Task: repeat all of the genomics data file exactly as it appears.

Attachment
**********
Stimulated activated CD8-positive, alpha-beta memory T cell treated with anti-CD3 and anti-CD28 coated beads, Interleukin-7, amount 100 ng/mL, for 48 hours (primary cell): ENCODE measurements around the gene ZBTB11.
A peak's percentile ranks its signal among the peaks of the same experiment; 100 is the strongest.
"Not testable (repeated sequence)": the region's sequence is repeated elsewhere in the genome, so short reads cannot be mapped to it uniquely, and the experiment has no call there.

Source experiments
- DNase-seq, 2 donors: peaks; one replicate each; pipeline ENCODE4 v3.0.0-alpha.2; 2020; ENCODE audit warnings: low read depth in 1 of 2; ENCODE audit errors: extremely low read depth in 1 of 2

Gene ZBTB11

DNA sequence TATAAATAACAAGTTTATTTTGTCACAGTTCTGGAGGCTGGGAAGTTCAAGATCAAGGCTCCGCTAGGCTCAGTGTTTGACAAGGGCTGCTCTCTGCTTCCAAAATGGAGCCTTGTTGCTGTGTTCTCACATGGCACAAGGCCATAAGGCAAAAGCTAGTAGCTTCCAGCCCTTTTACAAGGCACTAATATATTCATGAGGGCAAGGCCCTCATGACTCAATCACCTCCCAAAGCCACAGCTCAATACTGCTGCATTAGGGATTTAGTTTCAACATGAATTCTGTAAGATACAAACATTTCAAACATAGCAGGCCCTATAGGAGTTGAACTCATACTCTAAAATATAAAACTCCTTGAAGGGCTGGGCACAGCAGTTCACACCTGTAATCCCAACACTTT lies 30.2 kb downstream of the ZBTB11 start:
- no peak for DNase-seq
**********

Stimulated activated CD8-positive, alpha-beta memory T cell treated with anti-CD3 and anti-CD28 coated beads, Interleukin-7, amount 100 ng/mL, for 48 hours (primary cell): ENCODE measurements around the gene ZBTB11.
A peak's percentile ranks its signal among the peaks of the same experiment; 100 is the strongest.
"Not testable (repeated sequence)": the region's sequence is repeated elsewhere in the genome, so short reads cannot be mapped to it uniquely, and the experiment has no call there.

Source experiments
- DNase-seq, 2 donors: peaks; one replicate each; pipeline ENCODE4 v3.0.0-alpha.2; 2020; ENCODE audit warnings: low read depth in 1 of 2; ENCODE audit errors: extremely low read depth in 1 of 2

Gene ZBTB11

DNA sequence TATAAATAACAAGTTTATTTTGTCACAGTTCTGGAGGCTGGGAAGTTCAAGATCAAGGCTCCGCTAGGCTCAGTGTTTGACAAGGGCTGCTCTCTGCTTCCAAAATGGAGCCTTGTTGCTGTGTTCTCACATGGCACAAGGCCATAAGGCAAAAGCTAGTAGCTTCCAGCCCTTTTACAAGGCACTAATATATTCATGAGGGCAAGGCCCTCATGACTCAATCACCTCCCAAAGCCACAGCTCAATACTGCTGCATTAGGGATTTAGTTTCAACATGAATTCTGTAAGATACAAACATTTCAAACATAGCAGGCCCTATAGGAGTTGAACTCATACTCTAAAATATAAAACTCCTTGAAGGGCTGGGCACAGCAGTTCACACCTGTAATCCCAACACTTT lies 30.2 kb downstream of the ZBTB11 start:
- no peak for DNase-seq